"In top-level sport, what makes a difference is an improvement of 1% or even half a per cent in every little detail," says Ross.

The personalised advice handed to each player goes right back to Schmidt's time as a young school teacher when he spent a year in Ireland with his wife Kellie, gaining overseas experience.

He coached at Wilson's Hospital School in Westmeath and also at Mullingar Rugby Club. His individualised advice to one of the Mullingar players from that time has gone down in local rugby lore: "Do not smoke in the shower."

Schmidt may celebrate the big wins with the team, but only up to a point; it does not take long before he has his eyes fixed on a laptop, analysing each passage of play during the match.

He may watch the match two or three times during the night, and the video analyst is up all night preparing clips for him for further study on Sunday morning.

Tommy Bowe, who played 69 times for Ireland, says: "In some ways there are no secrets to his success. He simply works harder than any other coach out there.

"You could go to the team room at three in the morning to get a snack, and you might meet Joe crouched over a laptop."

He demands strict discipline from his players, and even well-established pros were taken aback by this when he first took over as an Irish coach in 2013, after his successful stint at Leinster.

At one of his Irish training camps, a player dropped their room key in the corridor of a hotel. Schmidt raised the matter at the next team meeting. "Just to let you know, that sort of stuff won't be tolerated. If we're sloppy off the pitch, then we'll be sloppy on it."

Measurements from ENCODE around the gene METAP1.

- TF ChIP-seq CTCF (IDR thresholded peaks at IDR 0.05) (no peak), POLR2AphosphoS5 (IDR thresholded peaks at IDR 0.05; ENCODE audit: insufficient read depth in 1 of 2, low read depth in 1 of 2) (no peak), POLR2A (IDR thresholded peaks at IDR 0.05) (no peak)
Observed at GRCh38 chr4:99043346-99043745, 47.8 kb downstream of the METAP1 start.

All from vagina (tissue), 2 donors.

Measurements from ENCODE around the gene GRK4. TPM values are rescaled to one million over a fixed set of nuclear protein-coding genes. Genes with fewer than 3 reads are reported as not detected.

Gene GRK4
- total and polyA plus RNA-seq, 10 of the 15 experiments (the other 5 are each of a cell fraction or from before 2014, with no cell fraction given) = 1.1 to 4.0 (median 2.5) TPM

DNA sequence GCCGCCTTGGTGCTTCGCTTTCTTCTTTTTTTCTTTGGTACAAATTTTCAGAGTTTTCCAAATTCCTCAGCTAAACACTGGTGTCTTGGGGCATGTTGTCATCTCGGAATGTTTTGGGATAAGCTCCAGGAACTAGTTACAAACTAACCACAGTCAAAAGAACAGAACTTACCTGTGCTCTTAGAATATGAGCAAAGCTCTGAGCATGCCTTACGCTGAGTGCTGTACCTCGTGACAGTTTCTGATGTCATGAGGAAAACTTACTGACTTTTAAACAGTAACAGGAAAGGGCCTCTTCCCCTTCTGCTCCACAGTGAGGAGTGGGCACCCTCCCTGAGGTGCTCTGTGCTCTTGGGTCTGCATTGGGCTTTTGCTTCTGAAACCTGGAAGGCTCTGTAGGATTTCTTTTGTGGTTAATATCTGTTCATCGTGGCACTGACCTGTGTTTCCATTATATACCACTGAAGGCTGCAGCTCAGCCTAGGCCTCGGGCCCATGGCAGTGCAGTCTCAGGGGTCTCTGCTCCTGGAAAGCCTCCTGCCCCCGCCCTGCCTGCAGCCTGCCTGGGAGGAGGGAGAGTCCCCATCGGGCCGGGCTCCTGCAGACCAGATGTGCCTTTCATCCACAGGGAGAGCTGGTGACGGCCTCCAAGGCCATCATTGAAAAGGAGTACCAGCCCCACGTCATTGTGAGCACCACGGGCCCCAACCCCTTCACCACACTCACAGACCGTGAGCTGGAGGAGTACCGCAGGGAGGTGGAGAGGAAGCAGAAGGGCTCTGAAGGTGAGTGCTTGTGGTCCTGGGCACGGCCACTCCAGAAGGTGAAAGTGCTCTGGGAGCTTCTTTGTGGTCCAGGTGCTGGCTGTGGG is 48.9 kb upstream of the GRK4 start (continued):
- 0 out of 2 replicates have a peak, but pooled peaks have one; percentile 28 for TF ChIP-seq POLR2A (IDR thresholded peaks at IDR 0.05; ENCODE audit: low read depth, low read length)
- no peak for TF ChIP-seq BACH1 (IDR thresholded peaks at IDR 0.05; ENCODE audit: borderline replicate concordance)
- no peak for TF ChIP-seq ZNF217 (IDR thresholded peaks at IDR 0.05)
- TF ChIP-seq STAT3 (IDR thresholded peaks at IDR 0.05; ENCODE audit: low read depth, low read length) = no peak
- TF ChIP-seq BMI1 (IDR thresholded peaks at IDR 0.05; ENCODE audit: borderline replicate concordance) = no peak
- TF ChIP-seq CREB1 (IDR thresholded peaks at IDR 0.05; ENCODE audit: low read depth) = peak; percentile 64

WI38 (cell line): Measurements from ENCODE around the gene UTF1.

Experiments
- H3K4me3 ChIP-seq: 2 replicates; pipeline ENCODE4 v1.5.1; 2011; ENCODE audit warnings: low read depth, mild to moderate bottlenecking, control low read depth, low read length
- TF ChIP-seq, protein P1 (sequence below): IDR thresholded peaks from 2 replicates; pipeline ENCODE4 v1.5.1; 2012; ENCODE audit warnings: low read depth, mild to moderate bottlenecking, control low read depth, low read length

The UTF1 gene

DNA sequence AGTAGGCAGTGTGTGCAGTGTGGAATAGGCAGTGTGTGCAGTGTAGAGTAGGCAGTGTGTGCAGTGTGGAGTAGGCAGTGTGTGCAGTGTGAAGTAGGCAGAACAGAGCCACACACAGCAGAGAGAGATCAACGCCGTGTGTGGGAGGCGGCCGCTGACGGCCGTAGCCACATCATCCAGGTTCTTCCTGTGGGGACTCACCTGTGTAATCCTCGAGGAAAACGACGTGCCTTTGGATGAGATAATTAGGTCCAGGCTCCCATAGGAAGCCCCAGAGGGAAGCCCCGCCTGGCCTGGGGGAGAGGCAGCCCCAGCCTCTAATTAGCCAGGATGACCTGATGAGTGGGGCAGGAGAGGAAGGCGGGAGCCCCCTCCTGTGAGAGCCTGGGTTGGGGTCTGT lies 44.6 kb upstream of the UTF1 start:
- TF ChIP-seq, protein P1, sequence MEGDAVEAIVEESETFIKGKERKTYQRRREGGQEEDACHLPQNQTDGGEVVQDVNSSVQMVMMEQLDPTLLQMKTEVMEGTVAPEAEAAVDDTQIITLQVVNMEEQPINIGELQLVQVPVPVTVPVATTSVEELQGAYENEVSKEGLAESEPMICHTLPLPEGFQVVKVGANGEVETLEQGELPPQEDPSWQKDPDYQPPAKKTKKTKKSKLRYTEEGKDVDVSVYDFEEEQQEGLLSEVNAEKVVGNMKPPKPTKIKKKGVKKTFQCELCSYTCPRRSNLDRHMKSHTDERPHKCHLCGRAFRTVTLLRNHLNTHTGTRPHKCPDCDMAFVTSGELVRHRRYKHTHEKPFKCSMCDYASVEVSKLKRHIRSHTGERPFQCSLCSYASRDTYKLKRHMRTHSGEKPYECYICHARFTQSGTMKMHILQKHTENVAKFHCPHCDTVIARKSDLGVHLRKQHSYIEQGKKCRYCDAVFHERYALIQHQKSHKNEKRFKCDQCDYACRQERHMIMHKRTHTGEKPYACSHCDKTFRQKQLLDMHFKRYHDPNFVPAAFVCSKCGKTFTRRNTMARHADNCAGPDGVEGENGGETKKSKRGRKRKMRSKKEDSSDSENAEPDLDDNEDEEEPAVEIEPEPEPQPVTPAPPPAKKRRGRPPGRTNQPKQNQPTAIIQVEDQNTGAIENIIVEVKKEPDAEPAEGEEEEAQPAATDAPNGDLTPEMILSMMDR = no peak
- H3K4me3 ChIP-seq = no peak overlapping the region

Sometimes being part of a camp with the Irish rugby team must feel like being in boarding school, with Schmidt cast as the ever vigilant headmaster.

Mike Ross, who recently published his biography Dark Arts, says: "If you were one of the heavier lads and he caught you going up for seconds at the dessert trolley, he would ask if you really needed it."

He may have a tough reputation, but he also has some managerial quirks and a caring streak that help to pull his teams together.

When he came to Dublin to coach Leinster, he insisted that every player greet every other player by shaking hands every morning.

In a talk at the Pendulum summit, he said he realised that the young boys in the Leinster Academy felt uplifted by this greeting because it showed them that star players like Brian O'Driscoll - who they had always felt were otherworldly - sought them out and shook their hand in the morning. It drew them out, he said, and built up their confidence.

During the same talk, Schmidt quoted Einstein: "Try not to become a man of success, but rather try to become a man of value."

Schmidt may be the most demanding of coaches, but he has managed not to alienate players who have worked under him, an unusual achievement for a disciplinarian. The most obvious reason is that he invests in them personally and has brought them unparalleled success.

Another reason for this is that the Kiwi tends to show loyalty to players even if they may have had a drop in form, focusing on how he can build them back up to peak performance.

"Joe is not a man to discard a tool easily if it has worked well for him in the past," says Ross. "Of course, that is true up to a point - if he gives you an opportunity and you don't take it, you will be dropped."

Those who have served under him also appreciate the way he communicates with players, particularly when he is delivering bad news.

Isa Nacewa, one of his star players at Leinster, once recalled how he informed players who were not picked for a squad.

"It's not a text message, it's not an email, or a voicemail - it's a genuine conversation," he said.

"If he wasn't picking you, and you wanted to know why, he would stay five hours after training to explain."

Those who have worked with him note how he uses his teaching skills to deliver his message about what is required of each player, and from the team.